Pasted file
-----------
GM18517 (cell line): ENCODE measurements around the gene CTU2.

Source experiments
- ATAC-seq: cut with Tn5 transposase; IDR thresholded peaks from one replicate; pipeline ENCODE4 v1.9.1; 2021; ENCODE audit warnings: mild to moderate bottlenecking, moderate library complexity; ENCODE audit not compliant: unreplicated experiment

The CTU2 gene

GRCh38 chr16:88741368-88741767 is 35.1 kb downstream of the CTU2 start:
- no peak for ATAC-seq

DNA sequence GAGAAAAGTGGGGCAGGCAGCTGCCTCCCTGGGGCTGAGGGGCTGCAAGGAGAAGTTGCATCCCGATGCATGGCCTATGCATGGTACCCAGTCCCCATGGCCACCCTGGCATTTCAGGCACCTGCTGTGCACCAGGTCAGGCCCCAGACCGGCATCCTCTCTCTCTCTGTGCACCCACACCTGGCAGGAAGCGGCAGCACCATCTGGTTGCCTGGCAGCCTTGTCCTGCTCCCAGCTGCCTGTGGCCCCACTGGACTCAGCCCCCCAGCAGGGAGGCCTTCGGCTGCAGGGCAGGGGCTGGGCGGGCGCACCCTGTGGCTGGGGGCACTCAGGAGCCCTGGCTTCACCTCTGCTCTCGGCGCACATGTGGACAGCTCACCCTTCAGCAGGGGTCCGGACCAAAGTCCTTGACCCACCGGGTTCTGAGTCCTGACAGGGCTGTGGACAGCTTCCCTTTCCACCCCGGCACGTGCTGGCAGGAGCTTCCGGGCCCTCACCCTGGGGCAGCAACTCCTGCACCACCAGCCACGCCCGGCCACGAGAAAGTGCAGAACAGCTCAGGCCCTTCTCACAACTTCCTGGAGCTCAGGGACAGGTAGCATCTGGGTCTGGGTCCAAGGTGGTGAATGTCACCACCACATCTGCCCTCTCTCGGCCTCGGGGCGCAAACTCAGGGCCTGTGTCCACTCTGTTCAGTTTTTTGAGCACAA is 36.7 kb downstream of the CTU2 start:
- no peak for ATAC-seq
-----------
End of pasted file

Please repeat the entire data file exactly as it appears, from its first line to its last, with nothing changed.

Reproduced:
GM18517 (cell line): ENCODE measurements around the gene CTU2.

Source experiments
- ATAC-seq: cut with Tn5 transposase; IDR thresholded peaks from one replicate; pipeline ENCODE4 v1.9.1; 2021; ENCODE audit warnings: mild to moderate bottlenecking, moderate library complexity; ENCODE audit not compliant: unreplicated experiment

The CTU2 gene

GRCh38 chr16:88741368-88741767 is 35.1 kb downstream of the CTU2 start:
- no peak for ATAC-seq

DNA sequence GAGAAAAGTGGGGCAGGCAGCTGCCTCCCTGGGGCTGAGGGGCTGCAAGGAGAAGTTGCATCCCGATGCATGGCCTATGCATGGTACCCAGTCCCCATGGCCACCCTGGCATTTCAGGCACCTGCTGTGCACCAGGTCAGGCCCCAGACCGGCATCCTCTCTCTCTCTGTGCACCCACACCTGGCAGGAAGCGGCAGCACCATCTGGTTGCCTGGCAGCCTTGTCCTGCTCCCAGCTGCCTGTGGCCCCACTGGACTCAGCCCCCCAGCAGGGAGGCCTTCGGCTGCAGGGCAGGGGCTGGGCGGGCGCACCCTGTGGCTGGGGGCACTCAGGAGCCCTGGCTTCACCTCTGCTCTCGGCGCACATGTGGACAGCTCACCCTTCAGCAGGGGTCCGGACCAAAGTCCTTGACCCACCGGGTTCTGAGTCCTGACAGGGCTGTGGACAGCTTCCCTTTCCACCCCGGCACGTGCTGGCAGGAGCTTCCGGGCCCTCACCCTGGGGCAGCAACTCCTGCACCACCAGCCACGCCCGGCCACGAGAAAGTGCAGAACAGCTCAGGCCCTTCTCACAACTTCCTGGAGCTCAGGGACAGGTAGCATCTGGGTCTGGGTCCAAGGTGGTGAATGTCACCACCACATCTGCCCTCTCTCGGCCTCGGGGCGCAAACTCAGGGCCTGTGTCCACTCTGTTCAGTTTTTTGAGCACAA is 36.7 kb downstream of the CTU2 start:
- no peak for ATAC-seq